The Southwest LRT: a brief history
The idea of a light rail transit corridor connecting the wealthy southwestern suburbs to downtown Minneapolis was born in 1988, in a plan by Hennepin County (PDF). As the plan for the train rolls toward actualization, resistance to the plan has gained momentum. The grassroots organization LRT Done Right demands no colocation and asks the Met Council to re-examine the alignment of the SWLRT, and Nick Magrino from Streets.mn (and many others) would prefer to start the planning process from scratch, and re-route the SWLRT through dense neighborhoods in south Minneapolis. We've written about our desire to see SWLRT built (it will be a great project) while protecting the Kenilworth Trail here on our blog. This opposition has caused the Met Council to postpone decisions, and just this week, Hennepin County asked them to bring in more consultants. The project seems to be slowing down.
So now might be a good time to take a look at the prospective route. On Wednesday, August 28th, the Minneapolis Bicycle Advisory Committee (BAC) and a few hangers-on went on a bike tour of the proposed route for the Southwest Light Rail Transit (SWLRT) corridor, guided by Sophia Ginis from the Met Council, Peter Wagenius from Mayor Rybak's office, and Simon Blenski from the City of Minneapolis. The tour stopped at the Van White Memorial Bridge, the junction of the Cedar Lake and Kenilworth trails (where a Penn Avenue station will be built), and the Kenilworth corridor's infamous pinch point just north of where it meets the Midtown Greenway.
The Van White Bridge
The recently-opened Van White Bridge passes over the site of a planned SWLRT station. An elevator will connect the bridge and the station, and there is no plan for a nearby parking lot. The Met Council is "not assuming this will be a high-ridership station," Sophia said. The authorities have been talking to developers, who plan to build an office and residential complex near the station. This future development, along with the prospect of better connection to other parts of Minneapolis, excites the Harrison neighborhood.
The photograph to the left shows the Van White Memorial Bridge in the background. The train station would be under the bridge's highest point.
Future Penn Station
With the Kenwood water tower looming to our south, we stopped near the site of the future Penn Avenue station. It was here that the tour guides shared some hard truths about the SWLRT plan:
The construction would cause two years of closures for cyclists using the Kenilworth and Cedar Lake trails.
To accomodate LRT in the Kenilworth corridor, 600 trees would have to be removed.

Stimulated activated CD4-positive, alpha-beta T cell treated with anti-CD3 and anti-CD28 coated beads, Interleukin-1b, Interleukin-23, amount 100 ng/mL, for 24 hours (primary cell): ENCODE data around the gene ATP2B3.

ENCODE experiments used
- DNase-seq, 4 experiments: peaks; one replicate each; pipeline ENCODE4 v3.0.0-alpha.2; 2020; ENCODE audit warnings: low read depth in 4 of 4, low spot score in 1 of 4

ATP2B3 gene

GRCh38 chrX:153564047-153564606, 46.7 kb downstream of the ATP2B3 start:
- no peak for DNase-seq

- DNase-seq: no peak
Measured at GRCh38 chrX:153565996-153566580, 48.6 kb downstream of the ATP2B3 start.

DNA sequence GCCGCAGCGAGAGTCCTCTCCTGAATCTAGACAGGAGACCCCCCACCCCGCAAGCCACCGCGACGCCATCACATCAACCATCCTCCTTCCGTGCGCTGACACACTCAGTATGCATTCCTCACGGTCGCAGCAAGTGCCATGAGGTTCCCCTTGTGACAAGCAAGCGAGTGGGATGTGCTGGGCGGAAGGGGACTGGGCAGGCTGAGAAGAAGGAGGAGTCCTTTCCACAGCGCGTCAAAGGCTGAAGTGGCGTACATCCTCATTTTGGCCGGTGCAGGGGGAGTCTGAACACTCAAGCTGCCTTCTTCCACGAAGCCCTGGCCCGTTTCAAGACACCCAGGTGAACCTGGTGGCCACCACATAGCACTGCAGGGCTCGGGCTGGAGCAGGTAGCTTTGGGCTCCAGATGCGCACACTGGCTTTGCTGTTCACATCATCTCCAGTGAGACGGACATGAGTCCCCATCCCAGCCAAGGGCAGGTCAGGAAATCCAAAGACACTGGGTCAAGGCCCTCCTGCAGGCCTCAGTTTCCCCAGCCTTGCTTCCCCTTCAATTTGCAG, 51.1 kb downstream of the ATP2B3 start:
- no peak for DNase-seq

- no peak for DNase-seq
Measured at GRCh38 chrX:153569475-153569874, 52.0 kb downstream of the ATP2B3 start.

If LRT and freight rail are colocated in the Kenilworth corridor, 1000 trees would have to go.
The Kenilworth pinch point
Just north of where the Kenilworth Trail meets the Midtown Greenway, the trail is squeezed between townhomes on one side and condominiums on the other, leaving only 54 feet to accomodate freight rail, LRT, and the trail's non-motorized users. There are three options, all of which offend some interested parties, and most of which will result in lawsuits.
At-grade colocation. This option would direct everything down the Kenilworth corridor, side-by-side. Cyclists and pedestrians would be next to LRT and freight rail. This would require widening the corridor by 40 feet at its narrowest point, which would require the destruction of some townhomes. This width is so the freight rail can comply with safety standards, such as buffers and crash walls.
Relocate the freight rail. Minneapolis wants St. Louis Park to move the freight rail out of the Kenilworth corridor to make room for LRT.
Dig a tunnel. Putting the LRT in a
deep orshallow (also called a "cut-and-cover") tunnel would add hundreds of millions of dollars to the price tag of the project. The engineers also warned that it could be noisier for residents near the tunnel openings.
The photograph above and to the right shows the townhomes that abut the Kenilworth corridor at its narrowest point. If you'd like to see larger versions and more photos from the bike ride, click here.
MinnPost and Streets.mn are great resources for staying informed on the latest SWLRT developments, and we'll let you know about possible impacts to bike infrastructure. Be sure to tell your Metropolitan Council member if you have concerns.
UPDATE 9/4: The Star Tribune reports that the Met Council has nixed the deep tunnel option, citing the cost of the project.
UPDATE 9/5: Since the Met Council has removed the possibility of a deep tunnel, LRT Done Right has changed their position (read about it here).